Southern Miss advances to C-USA title
HATTIESBURG -- With a nasty bruise below his right eye and a chip still on his shoulder from last year's postseason snub, Southern Miss senior Chase Scott took out his frustrations on the left field wall at Pete Taylor Park on Saturday.
Scott, who missed Thursday's 9-3 win over Marshall after taking a fastball to the right cheek the night before, stepped to the plate with the bases loaded and ripped the first pitch he saw over the left fielder's head for a two-out, three-run double in the top of the first.
Those three runs proved to be all USM needed in a 3-2 win over Marshall as the Golden Eagles clinched a spot in Sunday's 1 p.m. Conference USA title game against Rice.
The Golden Eagles are sure to end their four-year postseason drought, but a win on Sunday significantly improves their chances of hosting an NCAA regional for the first time since 2003.
"It's amazing," Scott said of getting a shot at a tournament title. "Last year, we ended up snubbed after we felt we had to make it to the championship game to get to a regional. This year, hopefully it will work out in our favor. If we take care of business hopefully we'll be able to host a regional."
USM (39-18) is in a good position headed into Sunday's title game as the lone undefeated team remaining. Louisiana Tech beat Rice 13-10 Saturday morning to force a Saturday night game to decide USM's opponent in the title contest.
After USM had scored a total of 26 runs in its first two games, it had to rely on pitching and defense to win Saturday's contest against a Marshall team desperate for a win to improve its postseason odds.
The biggest moment on defense for USM came in the seventh inning when Marshall third baseman Tyler Ratliff stepped to the plate against USM senior reliever Jake Winston with runners on first and third and one out.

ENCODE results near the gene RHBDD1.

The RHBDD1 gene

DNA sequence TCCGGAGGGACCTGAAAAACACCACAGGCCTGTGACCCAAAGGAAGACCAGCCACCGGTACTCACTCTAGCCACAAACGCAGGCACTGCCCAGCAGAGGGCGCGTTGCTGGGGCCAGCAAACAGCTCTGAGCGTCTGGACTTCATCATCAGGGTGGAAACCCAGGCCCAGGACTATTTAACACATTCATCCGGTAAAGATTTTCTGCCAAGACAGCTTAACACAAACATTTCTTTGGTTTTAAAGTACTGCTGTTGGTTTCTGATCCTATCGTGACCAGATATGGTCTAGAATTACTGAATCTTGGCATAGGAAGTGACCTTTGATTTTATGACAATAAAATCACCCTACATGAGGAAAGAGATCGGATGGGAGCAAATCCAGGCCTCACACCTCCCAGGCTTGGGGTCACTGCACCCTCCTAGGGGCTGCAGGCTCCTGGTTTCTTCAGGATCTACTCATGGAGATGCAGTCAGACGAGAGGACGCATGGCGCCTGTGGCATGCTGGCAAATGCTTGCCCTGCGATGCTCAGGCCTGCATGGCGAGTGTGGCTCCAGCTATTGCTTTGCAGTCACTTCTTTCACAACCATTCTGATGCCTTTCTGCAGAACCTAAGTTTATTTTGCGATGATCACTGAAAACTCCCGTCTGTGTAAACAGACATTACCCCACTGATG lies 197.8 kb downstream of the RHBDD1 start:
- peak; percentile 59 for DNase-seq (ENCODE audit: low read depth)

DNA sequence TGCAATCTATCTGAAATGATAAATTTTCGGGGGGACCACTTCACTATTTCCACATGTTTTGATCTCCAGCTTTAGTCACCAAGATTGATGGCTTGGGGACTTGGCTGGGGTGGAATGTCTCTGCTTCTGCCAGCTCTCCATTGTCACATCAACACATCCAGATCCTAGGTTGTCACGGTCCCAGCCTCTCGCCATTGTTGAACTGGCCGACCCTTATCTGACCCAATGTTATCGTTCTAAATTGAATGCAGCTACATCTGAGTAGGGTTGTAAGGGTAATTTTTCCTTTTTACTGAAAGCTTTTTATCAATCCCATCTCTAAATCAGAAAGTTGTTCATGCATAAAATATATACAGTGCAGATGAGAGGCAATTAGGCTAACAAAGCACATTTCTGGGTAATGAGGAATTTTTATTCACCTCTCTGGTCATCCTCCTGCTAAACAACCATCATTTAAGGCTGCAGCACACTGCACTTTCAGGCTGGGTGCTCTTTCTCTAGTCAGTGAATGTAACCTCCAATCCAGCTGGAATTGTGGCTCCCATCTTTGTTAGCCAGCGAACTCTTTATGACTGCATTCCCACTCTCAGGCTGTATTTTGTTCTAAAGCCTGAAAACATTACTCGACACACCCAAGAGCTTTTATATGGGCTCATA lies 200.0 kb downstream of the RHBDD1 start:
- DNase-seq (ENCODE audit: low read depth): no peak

Ratliff managed to hit a grounder up the middle that USM shortstop Nick Dawson had to charge, glove and make an awkward throw backwards to Scott at second base, who made a nice turn for the double play.
"Thank goodness he got to it," Winston said. "When Nick short-hopped it, got it and flipped back to (Scott), I knew we had it at first just because of the runner we had. That was a huge play. That was awesome."
That double play was one of a handful of instances where USM managed to work its way out of jams.
Marshall (34-21) sent batters to the plate with a runner on third and less than two out on four different instances. The Herd finished 0-for-4 in those situations.
Marshall out-hit the Eagles 13-7, but stranded 13 runners.
USM head coach Scott Berry used five different pitchers Saturday, including freshman starter Walker Powell, and all five did their jobs.
"I'm real proud of our guys," Berry said. "We had to really show up on the pitching side and the defensive side. I wouldn't have thought three runs in the first inning would be enough to win the game, but it was with the arms we threw out there."
Freshman left-hander Stevie Powers (1-1) picked up the first win of his career by tossing two scoreless innings in relief of Powell. Powers entered the game with none out and men on first and third in the fourth inning. He retired the three men he faced in the inning to get out of trouble and got six of the seven men he faced overall.
Winston replaced Powers in the third and threw 2 2/3 solid innings, giving up one run on three hits.
The senior right-hander admitted he was wound up when he entered the game with a man on and none in the sixth.
"I actually thought I was throwing to two batters so I came in guns hot a little bit," Winston said. "(Pitching coach Mike Federico) asked me if I was ready to go and that fired me up even more. The adrenaline was definitely pumping. The crowd had a lot to do with it. We couldn't even hear ourselves talk in the dugout. It was pretty cool."
The third freshman to pitch in the game, closer Nick Sandlin, finished the game with his 11th save of the season.
Berry wasn't ready to announce a starting pitcher for Sunday's title game on Saturday, but he does have multiple options. That puts USM in a better position that Louisiana Tech and Rice, who both wasted a lot of pitching in their two games Saturday.
"I think we've got guys that are going to step up for us," Berry said. "We'll talk tonight about that and decide who we feel like we need to throw tomorrow. It may not be just one guy. Who knows? A new star is born every day."